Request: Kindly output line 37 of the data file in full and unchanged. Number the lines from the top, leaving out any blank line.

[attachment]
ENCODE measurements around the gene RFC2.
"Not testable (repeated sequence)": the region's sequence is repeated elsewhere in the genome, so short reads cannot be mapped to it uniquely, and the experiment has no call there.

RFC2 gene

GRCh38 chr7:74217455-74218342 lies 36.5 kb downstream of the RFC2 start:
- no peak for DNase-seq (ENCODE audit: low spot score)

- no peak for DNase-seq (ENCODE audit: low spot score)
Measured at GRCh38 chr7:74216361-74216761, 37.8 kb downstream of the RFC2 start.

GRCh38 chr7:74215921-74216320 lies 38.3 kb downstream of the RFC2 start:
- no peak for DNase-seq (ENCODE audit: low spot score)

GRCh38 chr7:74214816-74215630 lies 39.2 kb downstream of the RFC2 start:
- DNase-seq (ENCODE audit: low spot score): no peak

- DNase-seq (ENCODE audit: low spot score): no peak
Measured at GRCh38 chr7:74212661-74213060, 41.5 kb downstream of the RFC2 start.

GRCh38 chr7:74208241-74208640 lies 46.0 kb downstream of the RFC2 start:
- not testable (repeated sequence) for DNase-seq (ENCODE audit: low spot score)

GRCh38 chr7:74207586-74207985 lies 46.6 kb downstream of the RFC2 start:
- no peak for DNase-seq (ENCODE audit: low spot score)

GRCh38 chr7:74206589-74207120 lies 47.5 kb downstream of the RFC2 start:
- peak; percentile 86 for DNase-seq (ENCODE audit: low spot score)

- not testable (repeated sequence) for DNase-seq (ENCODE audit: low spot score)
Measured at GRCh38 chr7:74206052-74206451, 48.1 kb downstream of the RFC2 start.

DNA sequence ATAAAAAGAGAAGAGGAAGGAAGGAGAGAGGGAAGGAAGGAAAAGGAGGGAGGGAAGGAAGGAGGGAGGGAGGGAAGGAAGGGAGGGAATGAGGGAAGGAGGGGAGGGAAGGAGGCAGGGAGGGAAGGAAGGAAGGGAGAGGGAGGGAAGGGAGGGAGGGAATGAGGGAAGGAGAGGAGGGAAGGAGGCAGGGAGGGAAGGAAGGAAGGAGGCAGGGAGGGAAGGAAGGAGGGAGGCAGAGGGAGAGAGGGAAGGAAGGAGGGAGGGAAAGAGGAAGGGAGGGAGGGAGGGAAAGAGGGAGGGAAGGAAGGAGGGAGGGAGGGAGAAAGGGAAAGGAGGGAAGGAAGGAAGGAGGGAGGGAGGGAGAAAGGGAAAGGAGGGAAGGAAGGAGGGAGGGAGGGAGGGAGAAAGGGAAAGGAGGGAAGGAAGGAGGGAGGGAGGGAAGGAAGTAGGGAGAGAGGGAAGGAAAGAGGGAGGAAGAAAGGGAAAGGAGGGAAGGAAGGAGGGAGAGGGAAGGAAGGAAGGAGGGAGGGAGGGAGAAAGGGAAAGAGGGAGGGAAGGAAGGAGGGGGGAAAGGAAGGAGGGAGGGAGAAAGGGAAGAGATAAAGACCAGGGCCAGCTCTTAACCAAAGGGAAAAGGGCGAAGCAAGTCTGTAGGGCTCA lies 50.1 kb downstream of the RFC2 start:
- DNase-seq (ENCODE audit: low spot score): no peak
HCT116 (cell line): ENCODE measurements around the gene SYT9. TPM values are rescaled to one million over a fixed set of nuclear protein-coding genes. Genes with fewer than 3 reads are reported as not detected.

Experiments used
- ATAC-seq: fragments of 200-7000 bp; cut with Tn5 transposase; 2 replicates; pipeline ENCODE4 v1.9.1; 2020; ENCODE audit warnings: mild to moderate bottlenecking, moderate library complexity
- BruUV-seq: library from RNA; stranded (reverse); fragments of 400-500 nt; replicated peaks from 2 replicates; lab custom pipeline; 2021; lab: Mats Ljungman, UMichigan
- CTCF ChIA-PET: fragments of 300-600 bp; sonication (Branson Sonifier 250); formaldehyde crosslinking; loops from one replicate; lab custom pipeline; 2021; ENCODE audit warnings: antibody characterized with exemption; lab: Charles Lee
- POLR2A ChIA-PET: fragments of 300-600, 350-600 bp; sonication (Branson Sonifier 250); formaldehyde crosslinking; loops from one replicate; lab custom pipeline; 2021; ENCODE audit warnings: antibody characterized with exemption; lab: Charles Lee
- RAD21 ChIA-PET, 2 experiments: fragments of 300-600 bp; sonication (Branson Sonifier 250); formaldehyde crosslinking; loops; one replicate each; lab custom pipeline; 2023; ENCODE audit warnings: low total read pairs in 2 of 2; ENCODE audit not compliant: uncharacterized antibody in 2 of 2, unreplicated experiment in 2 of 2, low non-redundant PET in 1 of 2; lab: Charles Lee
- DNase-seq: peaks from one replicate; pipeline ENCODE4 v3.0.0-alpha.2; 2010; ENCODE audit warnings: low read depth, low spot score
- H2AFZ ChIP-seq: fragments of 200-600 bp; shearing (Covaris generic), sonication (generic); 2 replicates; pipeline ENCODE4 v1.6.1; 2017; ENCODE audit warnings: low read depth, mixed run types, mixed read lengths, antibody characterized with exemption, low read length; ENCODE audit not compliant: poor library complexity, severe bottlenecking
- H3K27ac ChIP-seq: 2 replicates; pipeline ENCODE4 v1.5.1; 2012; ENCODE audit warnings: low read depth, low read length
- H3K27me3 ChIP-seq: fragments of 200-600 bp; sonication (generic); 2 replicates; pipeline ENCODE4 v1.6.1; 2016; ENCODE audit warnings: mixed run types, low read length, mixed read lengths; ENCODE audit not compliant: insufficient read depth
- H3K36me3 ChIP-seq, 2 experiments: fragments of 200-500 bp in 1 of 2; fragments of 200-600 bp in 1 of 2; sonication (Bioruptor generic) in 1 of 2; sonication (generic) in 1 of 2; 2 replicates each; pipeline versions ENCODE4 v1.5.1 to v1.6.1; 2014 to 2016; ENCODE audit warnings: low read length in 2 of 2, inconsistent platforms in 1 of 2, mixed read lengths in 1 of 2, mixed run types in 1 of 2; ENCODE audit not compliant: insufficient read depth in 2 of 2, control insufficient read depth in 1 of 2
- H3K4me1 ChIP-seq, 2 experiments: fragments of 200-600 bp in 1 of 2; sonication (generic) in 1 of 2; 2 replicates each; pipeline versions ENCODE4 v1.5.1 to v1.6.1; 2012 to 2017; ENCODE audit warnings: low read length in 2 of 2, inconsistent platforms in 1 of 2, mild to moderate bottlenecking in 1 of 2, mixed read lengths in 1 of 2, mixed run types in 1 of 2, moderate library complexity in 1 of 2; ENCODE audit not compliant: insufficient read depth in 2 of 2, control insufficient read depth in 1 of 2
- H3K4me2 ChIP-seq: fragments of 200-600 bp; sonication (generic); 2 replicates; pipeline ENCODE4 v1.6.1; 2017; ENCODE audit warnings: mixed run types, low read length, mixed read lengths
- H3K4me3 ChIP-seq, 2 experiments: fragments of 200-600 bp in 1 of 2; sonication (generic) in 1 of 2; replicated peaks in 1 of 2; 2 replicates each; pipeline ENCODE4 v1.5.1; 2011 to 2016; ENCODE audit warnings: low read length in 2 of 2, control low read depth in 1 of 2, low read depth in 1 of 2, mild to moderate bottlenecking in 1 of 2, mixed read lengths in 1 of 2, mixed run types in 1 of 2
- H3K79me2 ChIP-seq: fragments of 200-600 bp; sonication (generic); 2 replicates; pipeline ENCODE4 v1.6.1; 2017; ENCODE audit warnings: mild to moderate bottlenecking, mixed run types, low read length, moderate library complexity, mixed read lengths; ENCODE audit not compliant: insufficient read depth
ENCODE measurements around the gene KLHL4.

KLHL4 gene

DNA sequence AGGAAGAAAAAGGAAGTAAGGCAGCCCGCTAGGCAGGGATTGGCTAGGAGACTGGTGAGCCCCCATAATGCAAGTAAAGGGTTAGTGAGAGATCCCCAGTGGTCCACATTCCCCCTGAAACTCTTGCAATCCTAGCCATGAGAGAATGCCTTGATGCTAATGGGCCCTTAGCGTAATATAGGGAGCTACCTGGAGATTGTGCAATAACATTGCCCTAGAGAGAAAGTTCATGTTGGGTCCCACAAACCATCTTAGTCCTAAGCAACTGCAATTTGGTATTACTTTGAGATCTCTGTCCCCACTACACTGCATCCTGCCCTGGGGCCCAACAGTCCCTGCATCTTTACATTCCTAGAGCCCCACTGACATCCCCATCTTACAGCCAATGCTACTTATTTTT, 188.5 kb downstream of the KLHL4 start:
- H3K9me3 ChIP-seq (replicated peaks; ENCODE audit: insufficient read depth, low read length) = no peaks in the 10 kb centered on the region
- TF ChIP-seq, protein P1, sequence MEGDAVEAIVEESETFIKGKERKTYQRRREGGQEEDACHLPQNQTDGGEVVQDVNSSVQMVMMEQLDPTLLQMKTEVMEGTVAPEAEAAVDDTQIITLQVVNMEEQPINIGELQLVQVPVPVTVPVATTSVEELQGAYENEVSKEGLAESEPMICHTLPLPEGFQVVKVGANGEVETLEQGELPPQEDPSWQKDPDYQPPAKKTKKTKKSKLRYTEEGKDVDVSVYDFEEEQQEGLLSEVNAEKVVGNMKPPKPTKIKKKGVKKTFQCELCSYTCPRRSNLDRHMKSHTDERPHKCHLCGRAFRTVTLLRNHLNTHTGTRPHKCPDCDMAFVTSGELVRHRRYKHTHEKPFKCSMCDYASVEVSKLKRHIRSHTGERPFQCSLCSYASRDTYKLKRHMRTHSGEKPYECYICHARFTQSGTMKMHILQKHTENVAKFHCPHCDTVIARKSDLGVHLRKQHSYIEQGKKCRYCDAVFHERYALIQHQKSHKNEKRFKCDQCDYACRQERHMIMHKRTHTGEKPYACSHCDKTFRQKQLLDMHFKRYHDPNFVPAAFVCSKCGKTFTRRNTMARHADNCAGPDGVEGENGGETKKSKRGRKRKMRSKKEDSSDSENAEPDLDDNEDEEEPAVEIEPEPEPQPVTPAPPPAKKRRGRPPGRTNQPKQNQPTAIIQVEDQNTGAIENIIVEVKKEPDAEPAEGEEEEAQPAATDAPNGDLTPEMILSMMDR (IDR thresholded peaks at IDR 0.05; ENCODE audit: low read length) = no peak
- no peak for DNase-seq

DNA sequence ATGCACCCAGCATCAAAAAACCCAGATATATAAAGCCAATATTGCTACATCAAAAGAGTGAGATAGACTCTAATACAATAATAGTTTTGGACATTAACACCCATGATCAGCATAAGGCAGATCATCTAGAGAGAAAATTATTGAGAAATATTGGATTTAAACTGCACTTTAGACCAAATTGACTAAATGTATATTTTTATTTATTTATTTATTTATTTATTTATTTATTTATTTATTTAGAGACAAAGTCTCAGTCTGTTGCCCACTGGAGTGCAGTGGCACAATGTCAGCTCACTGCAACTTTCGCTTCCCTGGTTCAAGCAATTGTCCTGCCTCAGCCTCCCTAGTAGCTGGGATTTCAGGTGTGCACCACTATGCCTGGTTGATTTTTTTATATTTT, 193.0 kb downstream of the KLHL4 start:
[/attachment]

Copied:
- H3K4me2 ChIP-seq: fragments of 200-600 bp; sonication (generic); 2 replicates; pipeline ENCODE4 v1.6.1; 2017; ENCODE audit warnings: mixed run types, low read length, mixed read lengths